(The Center Square) — While South Carolina is well-positioned to weather a possible recession, one leading political watcher in the state doesn’t want lawmakers to fall into the trap of raising taxes to try and improve its fiscal position.
Candace Carroll, state director for the Americans for Prosperity-South Carolina, told The Center Square that state lawmakers should look at tax rates and not fall into the trap of wanting to raise the income tax rate.
How would you consider the State of the State for South Carolina from an economic standpoint?
South Carolina, fortunately, had a very strong economic opportunity last year, and I would even say before that. ...We closed for a very short period [for the COVID-19 pandemic], but then after that, the governor reopened and allowed the businesses to flourish, he had a very solid rainy-day fund; there was an opportunity to really give money back to taxpayers last year — $1 billion that went back into taxpayers’ pockets. ...Lawmakers leaned into an opportunity last year to look at a tax cut program to take our top tax rate from 7% down to 6.5%.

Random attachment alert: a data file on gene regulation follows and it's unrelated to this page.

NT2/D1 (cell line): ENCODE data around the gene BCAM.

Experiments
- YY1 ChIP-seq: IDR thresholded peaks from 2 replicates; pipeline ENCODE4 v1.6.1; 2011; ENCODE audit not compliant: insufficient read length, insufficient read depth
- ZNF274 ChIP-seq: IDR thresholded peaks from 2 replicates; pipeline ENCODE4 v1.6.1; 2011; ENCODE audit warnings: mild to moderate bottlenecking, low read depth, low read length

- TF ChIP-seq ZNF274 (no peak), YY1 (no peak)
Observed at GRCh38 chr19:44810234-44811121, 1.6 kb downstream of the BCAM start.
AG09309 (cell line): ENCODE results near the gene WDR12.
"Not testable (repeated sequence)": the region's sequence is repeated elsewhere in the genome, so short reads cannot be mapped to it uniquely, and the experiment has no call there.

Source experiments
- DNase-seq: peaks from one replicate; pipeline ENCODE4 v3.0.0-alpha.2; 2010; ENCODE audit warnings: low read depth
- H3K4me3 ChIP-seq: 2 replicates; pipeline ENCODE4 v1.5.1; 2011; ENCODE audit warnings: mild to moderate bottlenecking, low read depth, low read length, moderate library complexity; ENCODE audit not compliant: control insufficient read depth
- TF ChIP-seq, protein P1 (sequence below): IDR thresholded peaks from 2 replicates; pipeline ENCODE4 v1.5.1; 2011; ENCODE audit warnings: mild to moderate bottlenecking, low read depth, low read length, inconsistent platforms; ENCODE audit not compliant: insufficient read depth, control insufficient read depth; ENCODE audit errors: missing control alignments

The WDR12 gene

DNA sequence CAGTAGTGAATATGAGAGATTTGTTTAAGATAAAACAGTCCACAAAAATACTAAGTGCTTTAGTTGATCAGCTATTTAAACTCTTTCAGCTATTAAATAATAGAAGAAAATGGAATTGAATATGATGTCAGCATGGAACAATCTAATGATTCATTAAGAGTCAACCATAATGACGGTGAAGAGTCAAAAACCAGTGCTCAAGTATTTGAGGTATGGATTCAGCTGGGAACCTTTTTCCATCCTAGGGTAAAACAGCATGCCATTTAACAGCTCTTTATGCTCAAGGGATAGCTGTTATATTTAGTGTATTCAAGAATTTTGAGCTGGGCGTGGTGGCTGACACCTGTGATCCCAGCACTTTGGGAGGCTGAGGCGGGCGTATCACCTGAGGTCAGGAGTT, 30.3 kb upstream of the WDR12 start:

Are there certain areas or specific legislation that lawmakers focus on or push?
I would love for them to take a look at the corporate net income tax. We have the highest corporate net income tax in the southeast. And so, you see a lot of businesses going to North Carolina and going to Georgia, and I would love for us to be able to, one, attract some of those businesses here, but two, keep businesses that we do have [from] wanting to leave and go to other states. …I think right now, it’s at 5%, and we’d love to see that lower. Also, there are a lot of occupational licensing barriers similar to other states that I would love to take a look at.
How do you think the state is set up if we are in a recession or heading toward one?
I actually think that we’re in a very solid spot economically as a state because when you take a look at the state budget last year, ...lawmakers and the governor set aside money that [they didn’t need] to fund what’s currently going on in the state [and placed it] into a state reserve program. So, I think that we’re actually in a really good spot in that regard. And we have pretty [fiscally minded lawmakers] on both sides of things that want to rein in a lot of the earmarked funding that they do, one, but also making sure that our core functions of government are actually funded. …Should we hit a recession, I do think that South Carolina will be in a good spot. But I would want to make sure that we don’t then turn to taxing folks more.